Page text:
Stonard Lungu’s album out in Feb

On January 17, 2008, a dark cloud hovered over Malawi as acoustic music great Stonard Lungu died at Queen Elizabeth Central Hospital (QECH). The nation mourned that passage, as the pain of never seeing the stalwart musician was too hard to bear.


That pain was not without cause as music lovers tried to come to terms with the reality that Lungu, who made seething mellow tunes like Uthenga wa Imfa, Pilot Soldier, Anachita Chobaya and Ndikakwatire Kwathu Kumangoni, was gone, forever.

Soon after Lungu’s body was laid to rest at the HHI Cemetery, the music lovers’ hopes rose, when human rights activist Undule Mwakasungula said Stonard’s posthumous album, Chikondi cha Ambuye, would be out the following month.

Today, almost three years down the line, the album is not on the street. The acoustic musician’s son, Kondwani says there have been demands for Lungu’s music.

To keep the Stonard spirit alive, Kondwani and his siblings have made appearances as Young Stones in various performances, apart from featuring in Telling Our Stories—a documentary on the life and times of Stonard by Michael Phoya.

“People have been asking for the music and we have been reproducing the previous albums,” said Kondwani.

Ethnomusicologist Waliko Makhala, who has been working on the album, said the album is done and ready for release in February next year.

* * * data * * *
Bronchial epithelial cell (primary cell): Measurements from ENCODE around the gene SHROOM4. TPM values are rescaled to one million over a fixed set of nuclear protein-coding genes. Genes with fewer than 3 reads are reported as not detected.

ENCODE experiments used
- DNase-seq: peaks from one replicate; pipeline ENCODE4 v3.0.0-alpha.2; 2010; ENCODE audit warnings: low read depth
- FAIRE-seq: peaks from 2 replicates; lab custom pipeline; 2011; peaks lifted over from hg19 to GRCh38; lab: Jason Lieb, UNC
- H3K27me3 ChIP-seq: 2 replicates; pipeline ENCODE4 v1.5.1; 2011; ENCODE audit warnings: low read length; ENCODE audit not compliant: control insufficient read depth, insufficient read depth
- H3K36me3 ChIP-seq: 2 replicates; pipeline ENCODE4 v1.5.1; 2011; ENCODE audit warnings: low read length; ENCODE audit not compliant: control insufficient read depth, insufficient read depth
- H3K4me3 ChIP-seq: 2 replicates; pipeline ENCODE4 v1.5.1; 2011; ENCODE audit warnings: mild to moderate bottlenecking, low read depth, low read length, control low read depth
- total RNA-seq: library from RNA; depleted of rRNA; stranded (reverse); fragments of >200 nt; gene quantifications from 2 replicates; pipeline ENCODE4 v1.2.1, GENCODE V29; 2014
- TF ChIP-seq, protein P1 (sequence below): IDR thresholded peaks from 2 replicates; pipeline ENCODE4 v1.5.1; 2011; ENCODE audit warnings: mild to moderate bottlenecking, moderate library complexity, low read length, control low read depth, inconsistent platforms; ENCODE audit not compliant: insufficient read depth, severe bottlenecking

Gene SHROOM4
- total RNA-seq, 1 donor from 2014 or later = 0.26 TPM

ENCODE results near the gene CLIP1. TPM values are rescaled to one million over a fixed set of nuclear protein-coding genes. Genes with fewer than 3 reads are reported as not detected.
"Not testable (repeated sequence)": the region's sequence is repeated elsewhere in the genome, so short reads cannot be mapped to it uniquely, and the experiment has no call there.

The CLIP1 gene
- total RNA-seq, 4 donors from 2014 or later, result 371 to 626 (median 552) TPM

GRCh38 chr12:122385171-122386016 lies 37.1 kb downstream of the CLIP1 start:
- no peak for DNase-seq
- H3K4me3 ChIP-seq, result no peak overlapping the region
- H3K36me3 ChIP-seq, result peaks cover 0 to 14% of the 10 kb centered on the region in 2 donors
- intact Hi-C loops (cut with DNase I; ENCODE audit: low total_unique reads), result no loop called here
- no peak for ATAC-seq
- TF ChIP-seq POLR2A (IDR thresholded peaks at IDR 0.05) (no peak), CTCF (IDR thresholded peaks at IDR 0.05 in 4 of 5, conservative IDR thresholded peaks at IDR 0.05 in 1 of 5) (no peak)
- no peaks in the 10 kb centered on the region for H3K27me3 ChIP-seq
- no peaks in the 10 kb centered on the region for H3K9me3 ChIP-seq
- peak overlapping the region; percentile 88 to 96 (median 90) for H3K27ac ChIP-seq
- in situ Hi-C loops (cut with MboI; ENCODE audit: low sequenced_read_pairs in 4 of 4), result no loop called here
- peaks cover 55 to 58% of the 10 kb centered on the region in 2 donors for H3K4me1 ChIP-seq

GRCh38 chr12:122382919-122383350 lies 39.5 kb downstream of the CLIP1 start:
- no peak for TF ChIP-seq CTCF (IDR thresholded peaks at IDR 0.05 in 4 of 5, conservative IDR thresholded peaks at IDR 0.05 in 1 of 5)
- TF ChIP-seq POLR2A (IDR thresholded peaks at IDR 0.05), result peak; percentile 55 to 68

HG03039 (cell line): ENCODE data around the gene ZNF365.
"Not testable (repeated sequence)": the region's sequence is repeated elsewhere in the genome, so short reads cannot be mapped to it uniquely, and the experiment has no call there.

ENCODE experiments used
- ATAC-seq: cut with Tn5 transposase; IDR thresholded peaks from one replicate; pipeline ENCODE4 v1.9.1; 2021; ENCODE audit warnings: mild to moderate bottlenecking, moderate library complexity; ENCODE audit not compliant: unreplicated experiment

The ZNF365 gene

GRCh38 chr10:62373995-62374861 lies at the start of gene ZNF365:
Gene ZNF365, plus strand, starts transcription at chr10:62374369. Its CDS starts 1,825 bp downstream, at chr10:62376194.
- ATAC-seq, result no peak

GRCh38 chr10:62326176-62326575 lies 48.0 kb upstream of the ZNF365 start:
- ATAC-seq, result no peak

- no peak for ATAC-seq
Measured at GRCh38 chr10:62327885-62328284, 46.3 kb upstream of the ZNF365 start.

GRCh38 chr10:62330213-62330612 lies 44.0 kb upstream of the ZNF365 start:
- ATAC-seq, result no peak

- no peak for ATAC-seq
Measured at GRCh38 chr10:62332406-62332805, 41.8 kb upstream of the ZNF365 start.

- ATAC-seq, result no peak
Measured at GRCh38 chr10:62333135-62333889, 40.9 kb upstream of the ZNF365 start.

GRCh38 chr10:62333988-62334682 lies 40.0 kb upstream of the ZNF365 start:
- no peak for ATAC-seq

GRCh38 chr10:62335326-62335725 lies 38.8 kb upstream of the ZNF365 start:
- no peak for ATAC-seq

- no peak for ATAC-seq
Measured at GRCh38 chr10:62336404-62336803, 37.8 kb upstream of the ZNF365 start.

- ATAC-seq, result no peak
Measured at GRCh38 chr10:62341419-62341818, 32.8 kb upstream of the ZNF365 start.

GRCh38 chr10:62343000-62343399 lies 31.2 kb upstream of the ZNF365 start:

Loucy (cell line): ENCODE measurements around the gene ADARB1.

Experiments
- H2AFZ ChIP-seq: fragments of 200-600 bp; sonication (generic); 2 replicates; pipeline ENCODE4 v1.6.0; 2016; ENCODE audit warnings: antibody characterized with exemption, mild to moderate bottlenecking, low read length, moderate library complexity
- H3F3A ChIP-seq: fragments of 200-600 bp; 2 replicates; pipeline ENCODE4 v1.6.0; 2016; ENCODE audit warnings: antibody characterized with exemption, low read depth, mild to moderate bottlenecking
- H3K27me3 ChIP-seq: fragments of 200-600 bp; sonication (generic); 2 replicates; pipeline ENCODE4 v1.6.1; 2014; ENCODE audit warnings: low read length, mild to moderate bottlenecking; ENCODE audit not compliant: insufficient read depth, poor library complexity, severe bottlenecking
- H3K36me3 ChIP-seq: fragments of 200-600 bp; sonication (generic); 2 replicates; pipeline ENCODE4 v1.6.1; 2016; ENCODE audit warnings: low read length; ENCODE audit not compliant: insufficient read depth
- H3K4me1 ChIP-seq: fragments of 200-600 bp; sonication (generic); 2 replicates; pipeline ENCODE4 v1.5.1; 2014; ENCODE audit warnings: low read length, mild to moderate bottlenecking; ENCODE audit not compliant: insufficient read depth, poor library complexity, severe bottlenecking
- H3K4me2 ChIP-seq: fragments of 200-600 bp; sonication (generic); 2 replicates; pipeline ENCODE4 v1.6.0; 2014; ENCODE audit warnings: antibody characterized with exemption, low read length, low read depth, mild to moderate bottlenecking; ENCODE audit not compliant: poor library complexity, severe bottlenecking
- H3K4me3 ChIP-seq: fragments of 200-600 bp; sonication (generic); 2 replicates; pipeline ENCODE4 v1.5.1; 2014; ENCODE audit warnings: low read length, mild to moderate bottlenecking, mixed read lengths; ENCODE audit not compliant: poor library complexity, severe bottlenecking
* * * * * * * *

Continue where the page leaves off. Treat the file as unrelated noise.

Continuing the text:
“We had to hold it as Stonard’s sons were doing other projects and we didn’t want a collision. We are done with the mastering, which has taken us some time as we had to do a lot of boosting since we recorded Stonard when he was ailing,” said Makhala.
The eight-track album, which was recorded by Goodson Gomonda, will feature fresh Stonard Lungu songs, with only two: Mukanene and Zapadziko, reappearing from the musician’s two albums Mukanene and Kumangoni.

Waliko, who previously worked with Stonard on a rendition of his Mukanene with saxophonist Rick Deja and guitarist Nathaniel Chalamanda, said they also had to look into legal issues.
“Producing a posthumous album involves certain legal issues so that the proceeds go to the real beneficiaries.  We also had to make sure the album is secure from the grip of pirates,” said Makhala.

The 58-year-old Lungu passed away at QECH, a day after he was flown back from Tanzania, where he sought cancer treatment.

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